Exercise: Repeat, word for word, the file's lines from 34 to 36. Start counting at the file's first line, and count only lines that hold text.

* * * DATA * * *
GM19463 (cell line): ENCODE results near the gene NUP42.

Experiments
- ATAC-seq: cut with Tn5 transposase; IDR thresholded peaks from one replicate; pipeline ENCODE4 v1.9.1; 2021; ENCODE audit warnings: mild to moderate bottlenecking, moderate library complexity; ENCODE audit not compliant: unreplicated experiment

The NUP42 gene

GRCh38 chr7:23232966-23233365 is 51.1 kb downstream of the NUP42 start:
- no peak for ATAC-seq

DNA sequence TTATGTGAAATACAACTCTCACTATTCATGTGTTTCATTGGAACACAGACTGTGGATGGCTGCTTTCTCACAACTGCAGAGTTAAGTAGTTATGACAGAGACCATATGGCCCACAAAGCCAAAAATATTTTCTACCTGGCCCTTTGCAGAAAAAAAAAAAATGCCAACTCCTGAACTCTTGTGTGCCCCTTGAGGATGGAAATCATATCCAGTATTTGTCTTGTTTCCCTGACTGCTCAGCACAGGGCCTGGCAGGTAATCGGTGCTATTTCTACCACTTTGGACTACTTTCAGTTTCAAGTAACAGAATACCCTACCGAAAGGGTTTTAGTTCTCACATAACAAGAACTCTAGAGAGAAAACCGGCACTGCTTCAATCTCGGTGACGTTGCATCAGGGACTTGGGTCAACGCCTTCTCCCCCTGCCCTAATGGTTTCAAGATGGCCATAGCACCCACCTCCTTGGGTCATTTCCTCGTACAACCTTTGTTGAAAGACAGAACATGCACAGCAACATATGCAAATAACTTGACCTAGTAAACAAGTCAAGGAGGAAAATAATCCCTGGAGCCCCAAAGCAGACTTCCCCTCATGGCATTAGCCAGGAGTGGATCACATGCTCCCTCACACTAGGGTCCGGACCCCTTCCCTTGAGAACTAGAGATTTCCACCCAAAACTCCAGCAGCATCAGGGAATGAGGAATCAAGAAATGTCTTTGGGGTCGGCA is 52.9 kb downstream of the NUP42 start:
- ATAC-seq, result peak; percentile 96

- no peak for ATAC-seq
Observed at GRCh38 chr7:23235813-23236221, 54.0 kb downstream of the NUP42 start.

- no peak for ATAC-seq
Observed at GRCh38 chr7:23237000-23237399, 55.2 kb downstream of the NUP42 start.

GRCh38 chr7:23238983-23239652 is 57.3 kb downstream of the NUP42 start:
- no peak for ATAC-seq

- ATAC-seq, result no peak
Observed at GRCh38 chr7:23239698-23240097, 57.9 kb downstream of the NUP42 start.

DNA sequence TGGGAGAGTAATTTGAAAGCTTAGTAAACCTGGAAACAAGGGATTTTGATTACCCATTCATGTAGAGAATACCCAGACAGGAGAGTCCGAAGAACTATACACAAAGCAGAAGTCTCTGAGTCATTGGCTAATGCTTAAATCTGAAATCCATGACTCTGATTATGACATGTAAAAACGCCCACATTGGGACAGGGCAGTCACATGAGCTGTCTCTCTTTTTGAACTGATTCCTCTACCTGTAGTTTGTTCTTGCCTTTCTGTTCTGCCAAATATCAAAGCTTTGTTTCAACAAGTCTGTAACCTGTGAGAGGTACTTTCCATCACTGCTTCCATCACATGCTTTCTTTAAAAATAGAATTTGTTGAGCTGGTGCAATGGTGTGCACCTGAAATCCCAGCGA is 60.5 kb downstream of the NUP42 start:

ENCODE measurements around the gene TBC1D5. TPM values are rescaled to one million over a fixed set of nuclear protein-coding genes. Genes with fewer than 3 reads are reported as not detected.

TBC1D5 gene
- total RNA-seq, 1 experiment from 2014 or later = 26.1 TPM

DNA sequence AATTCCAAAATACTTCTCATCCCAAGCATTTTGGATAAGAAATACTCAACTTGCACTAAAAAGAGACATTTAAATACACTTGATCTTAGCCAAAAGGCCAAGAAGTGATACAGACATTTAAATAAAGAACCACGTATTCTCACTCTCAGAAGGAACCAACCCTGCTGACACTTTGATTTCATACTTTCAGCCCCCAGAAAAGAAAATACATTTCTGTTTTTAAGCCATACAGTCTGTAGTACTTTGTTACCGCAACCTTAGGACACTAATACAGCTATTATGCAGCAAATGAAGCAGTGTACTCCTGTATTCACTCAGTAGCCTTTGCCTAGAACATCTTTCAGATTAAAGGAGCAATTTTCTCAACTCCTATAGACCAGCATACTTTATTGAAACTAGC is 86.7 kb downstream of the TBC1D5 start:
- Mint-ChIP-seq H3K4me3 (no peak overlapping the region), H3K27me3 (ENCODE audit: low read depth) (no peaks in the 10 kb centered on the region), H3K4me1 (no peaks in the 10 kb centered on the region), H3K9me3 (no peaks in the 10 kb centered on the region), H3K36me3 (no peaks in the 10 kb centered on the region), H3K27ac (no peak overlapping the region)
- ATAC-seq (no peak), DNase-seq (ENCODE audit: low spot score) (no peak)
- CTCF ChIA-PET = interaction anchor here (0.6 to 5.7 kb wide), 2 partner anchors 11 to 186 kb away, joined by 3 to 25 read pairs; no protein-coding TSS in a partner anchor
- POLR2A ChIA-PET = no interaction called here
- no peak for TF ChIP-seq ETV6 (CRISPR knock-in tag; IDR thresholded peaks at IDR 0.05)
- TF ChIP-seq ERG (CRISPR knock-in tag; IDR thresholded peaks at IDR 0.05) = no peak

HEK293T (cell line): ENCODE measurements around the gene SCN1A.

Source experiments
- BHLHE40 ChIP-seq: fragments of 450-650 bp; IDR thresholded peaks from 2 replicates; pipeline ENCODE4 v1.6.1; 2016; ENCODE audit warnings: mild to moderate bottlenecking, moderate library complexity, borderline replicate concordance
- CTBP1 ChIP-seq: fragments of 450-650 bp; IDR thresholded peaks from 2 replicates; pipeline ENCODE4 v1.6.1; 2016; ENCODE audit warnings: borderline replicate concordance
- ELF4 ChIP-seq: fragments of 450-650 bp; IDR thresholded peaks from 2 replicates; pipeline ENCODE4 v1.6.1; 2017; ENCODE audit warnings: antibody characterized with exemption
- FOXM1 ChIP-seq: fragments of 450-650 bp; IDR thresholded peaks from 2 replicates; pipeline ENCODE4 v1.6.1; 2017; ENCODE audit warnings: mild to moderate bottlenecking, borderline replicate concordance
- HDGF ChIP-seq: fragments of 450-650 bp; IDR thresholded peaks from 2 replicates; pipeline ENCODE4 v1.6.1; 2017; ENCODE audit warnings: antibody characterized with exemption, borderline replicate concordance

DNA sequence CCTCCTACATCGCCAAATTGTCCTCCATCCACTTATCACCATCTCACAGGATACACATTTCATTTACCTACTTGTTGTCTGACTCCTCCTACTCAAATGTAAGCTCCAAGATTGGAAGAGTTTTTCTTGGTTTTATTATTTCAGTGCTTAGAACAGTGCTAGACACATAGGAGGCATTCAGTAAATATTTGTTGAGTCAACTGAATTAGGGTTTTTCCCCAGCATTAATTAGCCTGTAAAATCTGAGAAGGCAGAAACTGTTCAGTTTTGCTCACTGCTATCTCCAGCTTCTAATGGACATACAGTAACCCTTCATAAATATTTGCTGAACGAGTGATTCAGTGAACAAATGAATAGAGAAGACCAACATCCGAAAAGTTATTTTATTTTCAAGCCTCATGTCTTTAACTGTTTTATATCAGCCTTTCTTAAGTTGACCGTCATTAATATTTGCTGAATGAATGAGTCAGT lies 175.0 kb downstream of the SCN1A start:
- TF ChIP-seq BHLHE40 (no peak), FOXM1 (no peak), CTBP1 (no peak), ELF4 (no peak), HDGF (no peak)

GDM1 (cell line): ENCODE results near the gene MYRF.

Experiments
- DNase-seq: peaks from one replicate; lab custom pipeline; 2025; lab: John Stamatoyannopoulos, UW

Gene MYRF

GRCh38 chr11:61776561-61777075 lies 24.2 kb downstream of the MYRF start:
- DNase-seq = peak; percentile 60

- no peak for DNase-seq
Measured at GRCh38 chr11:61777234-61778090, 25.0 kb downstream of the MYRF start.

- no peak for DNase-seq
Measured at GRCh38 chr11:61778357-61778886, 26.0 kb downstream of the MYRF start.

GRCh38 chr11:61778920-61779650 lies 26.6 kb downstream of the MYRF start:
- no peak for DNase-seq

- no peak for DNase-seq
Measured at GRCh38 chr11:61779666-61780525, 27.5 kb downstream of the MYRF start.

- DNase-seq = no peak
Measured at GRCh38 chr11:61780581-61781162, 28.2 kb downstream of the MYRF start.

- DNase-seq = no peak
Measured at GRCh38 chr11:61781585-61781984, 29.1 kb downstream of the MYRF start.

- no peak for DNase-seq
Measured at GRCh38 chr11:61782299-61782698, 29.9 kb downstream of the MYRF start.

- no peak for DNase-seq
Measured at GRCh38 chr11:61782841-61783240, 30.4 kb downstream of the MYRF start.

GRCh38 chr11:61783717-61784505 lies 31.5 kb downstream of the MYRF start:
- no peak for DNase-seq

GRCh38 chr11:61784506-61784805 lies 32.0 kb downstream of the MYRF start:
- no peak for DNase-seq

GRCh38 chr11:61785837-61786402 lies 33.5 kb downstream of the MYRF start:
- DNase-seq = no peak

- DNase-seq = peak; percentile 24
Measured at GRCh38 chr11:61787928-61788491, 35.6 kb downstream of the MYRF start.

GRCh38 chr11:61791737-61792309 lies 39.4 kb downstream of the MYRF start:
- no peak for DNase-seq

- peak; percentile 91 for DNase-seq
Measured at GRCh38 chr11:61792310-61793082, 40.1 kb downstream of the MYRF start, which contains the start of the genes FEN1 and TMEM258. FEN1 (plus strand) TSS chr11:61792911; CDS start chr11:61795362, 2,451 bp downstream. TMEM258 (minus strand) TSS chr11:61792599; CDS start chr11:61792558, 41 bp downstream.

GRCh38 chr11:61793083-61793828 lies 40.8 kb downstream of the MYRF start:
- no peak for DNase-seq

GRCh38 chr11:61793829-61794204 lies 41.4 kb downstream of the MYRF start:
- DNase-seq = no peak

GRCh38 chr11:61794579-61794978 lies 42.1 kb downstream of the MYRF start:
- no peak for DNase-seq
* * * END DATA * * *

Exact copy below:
- HDGF ChIP-seq: fragments of 450-650 bp; IDR thresholded peaks from 2 replicates; pipeline ENCODE4 v1.6.1; 2017; ENCODE audit warnings: antibody characterized with exemption, borderline replicate concordance

DNA sequence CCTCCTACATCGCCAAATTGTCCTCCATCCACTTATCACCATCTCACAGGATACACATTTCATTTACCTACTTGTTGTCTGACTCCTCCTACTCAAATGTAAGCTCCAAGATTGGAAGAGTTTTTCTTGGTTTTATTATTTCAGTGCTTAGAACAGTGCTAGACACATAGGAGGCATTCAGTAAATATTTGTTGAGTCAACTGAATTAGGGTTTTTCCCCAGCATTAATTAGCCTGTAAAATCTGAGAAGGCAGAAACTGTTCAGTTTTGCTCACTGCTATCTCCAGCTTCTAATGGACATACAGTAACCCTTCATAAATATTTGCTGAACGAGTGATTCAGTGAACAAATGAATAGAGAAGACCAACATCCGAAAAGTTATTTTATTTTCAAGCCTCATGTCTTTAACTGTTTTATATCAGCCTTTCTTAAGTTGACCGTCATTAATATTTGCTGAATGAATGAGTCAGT lies 175.0 kb downstream of the SCN1A start:
- TF ChIP-seq BHLHE40 (no peak), FOXM1 (no peak), CTBP1 (no peak), ELF4 (no peak), HDGF (no peak)